Another Supertall Skyscraper Planned For The City Of London

M@
By M@ Last edited 39 months ago
Another Supertall Skyscraper Planned For The City Of London

Rumours circulating of a design inspired by Cleopatra's Needle (this is our own silly mockup, not an official design, obviously).

The Square Mile could get a tower almost as tall as the Shard. New proposals for the site of Number One Undershaft call for an office tower as tall as 304 metres (the Shard is 309 metres).

Where will it go? On the site of the 118 metre St Helen's Tower, the brown monolith that skulks between the Gherkin and the Cheesegrater (pictured to the right, below). By our reckoning, St Helen's would be the tallest building ever demolished in London, with the exception of Old St Paul's Cathedral.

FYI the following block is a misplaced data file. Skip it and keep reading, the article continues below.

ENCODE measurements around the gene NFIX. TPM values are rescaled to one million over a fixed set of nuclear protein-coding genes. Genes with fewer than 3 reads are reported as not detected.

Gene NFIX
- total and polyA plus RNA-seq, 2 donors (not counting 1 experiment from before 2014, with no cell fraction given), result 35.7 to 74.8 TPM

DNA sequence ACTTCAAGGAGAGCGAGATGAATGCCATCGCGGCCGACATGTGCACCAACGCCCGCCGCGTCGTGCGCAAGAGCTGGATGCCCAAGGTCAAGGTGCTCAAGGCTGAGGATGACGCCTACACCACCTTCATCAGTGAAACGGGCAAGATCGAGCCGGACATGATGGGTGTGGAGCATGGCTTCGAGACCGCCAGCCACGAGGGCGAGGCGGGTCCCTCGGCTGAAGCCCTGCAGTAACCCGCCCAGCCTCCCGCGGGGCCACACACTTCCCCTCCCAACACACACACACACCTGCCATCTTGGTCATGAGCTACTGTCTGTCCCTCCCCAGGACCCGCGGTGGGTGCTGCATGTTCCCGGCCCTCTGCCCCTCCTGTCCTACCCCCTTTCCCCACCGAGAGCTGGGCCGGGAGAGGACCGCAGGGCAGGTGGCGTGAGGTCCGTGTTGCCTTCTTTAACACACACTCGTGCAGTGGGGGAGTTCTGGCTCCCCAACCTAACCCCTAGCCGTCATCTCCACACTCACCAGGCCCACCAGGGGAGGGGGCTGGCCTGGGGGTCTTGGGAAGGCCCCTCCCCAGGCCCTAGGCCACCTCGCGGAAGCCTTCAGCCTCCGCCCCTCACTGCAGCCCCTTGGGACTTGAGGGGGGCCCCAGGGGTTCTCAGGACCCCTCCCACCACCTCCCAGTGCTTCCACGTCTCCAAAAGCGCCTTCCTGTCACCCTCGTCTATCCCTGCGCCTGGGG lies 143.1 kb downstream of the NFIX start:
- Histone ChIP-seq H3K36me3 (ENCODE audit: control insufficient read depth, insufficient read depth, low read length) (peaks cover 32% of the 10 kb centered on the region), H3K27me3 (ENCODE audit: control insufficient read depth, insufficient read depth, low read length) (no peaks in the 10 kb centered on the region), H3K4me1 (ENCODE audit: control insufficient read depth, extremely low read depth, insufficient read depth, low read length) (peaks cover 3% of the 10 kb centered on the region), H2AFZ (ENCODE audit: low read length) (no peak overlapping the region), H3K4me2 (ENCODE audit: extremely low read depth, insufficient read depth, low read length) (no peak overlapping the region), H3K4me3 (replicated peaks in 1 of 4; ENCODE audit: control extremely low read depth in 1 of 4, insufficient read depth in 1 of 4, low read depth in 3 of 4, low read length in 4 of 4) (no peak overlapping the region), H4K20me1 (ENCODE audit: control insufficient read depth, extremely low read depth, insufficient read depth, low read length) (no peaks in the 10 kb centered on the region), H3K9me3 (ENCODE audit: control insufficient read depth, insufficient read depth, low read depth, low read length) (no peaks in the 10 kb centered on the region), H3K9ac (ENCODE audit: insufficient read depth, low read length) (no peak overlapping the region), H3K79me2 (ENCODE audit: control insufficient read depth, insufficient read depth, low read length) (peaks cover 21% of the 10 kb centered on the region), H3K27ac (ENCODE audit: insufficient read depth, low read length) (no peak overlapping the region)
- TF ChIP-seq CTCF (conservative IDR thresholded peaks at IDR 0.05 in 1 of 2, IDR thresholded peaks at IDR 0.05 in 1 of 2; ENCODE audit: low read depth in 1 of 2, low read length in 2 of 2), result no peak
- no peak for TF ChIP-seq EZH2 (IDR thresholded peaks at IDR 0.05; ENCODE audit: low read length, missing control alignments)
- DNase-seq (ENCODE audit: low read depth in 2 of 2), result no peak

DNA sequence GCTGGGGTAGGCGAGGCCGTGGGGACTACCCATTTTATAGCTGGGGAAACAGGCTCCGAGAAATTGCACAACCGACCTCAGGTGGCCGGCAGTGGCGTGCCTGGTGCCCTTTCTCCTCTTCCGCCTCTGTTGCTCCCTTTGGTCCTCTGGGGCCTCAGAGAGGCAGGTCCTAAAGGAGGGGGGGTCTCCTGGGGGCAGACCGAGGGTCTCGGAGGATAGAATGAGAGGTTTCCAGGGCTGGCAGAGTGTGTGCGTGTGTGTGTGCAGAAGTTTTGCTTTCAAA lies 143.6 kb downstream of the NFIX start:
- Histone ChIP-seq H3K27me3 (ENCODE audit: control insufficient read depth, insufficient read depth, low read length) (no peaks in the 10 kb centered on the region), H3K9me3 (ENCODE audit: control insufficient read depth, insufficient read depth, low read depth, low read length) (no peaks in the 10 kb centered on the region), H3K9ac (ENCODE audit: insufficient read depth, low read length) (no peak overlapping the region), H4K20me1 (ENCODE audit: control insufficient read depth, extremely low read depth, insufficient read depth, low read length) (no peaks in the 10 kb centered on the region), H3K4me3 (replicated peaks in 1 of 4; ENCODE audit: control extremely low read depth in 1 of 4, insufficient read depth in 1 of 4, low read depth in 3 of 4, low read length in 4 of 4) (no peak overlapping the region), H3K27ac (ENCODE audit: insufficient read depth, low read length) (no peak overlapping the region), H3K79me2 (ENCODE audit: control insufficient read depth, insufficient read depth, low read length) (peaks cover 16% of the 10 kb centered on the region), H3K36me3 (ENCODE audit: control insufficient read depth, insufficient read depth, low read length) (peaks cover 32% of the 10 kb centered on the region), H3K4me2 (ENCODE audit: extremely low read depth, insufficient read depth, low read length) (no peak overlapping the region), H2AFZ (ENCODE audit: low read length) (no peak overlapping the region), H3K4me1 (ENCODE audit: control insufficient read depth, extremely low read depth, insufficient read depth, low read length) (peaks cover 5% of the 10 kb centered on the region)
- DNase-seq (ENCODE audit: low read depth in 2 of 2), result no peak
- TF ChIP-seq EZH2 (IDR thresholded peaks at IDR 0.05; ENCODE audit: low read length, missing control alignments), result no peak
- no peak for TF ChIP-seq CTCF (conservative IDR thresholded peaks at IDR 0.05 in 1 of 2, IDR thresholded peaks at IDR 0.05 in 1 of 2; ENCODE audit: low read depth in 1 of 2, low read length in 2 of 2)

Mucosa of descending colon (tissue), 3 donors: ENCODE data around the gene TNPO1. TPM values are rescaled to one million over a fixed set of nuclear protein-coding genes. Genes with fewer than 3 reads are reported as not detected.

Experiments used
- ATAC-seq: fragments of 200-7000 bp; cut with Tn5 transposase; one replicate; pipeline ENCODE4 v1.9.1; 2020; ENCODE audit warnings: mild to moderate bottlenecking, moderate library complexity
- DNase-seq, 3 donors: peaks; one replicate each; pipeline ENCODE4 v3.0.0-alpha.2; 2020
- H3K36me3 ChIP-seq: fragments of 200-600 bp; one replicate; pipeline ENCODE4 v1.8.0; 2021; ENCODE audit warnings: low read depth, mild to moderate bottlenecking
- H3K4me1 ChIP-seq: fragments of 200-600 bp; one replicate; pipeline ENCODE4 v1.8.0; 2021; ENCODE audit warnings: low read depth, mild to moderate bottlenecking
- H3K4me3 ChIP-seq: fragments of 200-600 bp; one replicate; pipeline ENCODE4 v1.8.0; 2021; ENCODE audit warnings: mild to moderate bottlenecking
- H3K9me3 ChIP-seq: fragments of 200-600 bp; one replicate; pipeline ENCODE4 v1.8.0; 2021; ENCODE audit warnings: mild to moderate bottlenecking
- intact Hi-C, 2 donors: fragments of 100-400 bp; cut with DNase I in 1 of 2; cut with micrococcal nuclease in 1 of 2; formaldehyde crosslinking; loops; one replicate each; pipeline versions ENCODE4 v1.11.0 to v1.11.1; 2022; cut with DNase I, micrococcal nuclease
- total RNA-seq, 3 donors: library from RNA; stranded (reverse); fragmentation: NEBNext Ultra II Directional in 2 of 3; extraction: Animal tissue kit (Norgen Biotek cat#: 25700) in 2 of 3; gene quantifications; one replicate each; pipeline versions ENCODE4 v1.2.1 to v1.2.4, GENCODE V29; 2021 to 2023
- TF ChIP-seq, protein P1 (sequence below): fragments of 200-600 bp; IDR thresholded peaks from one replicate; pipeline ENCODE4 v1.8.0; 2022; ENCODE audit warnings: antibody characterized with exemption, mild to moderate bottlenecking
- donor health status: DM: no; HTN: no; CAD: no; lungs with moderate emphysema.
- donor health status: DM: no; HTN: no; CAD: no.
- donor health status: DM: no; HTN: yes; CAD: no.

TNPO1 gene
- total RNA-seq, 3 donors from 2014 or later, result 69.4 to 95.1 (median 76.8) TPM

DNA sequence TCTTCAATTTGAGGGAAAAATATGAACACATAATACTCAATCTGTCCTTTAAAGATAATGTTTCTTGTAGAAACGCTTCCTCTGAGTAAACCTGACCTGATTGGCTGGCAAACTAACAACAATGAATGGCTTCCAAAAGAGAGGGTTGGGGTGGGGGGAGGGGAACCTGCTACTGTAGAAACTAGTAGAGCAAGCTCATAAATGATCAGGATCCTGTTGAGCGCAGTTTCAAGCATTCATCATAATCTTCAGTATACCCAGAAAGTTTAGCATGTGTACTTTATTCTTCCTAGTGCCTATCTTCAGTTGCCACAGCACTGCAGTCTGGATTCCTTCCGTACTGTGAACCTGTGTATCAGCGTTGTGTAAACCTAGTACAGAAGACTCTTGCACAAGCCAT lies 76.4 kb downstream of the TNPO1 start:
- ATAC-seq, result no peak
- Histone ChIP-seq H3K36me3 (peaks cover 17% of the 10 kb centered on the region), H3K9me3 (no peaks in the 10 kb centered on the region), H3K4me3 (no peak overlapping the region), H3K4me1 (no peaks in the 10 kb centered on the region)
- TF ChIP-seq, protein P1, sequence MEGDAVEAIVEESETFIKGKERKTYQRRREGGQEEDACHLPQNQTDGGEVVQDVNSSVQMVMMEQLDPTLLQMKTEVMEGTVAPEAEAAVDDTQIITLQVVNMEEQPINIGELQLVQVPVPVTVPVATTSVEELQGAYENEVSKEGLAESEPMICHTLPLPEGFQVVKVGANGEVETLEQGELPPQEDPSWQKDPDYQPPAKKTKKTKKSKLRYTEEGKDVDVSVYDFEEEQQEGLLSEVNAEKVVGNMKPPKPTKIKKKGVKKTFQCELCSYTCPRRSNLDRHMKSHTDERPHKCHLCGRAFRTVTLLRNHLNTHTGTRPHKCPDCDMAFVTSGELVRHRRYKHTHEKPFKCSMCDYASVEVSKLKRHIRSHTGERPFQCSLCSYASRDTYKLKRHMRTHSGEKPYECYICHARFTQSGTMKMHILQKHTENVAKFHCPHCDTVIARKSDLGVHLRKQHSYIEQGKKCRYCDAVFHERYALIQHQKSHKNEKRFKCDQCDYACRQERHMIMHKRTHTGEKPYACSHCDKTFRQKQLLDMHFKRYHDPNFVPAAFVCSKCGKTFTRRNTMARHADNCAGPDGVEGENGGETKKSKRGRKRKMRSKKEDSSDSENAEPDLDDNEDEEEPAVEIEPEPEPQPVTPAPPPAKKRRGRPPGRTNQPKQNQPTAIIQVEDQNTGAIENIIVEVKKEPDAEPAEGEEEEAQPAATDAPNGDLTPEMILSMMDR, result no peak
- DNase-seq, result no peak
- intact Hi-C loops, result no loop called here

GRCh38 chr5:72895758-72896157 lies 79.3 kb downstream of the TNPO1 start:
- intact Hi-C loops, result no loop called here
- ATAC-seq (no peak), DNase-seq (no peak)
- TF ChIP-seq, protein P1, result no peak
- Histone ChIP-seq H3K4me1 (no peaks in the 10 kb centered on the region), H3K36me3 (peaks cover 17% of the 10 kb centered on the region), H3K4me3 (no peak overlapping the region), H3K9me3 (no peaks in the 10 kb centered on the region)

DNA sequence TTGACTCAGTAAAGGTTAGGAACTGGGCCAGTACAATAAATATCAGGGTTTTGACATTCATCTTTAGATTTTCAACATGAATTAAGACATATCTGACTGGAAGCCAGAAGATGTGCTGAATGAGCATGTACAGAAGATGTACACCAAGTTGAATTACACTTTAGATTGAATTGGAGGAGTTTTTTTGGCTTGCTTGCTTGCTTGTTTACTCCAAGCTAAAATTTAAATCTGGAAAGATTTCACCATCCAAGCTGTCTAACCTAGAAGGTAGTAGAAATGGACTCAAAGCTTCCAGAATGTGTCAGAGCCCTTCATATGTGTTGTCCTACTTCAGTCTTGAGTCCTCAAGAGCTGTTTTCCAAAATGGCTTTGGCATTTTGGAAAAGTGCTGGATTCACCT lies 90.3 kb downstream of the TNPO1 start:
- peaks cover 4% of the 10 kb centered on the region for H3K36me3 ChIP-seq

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Who's behind it? The rumoured architect is Eric Parry, while the building's owner is Singaporean Kuok Hong Khoon, CEO of the world's biggest palm oil company Wilmar International.

Weren't there already plans for this site? Yes. Earlier this year, we described how St Helen's might be replaced by a sloping giant to match the Cheesegrater's profile. But now something even taller could be on the cards, perhaps as high as Civil Aviation Authority guidelines allow.

What will it look like? Unknown at this stage. However, industry rumours predict an obelisk shape, inspired by Cleopatra's Needle (we've done a rubbish mock-up above). The Guardian quotes an industry insider who thinks it'll look like a 'steroidal version of One Canada Square'.

What does this mean for the skyline? Such a tower would over-reach even 22 Bishopsgate, the recently revealed replacement for the Pinnacle building. A 304 metre tower would mean that London would have the two tallest buildings in the European Union (if nothing loftier is built overseas in the meantime).

What next? The tower has yet to be submitted for planning permission, so it's not going to start obtruding onto the skyline any time soon. We'll run an update when proper renders are available.

Last Updated 06 July 2015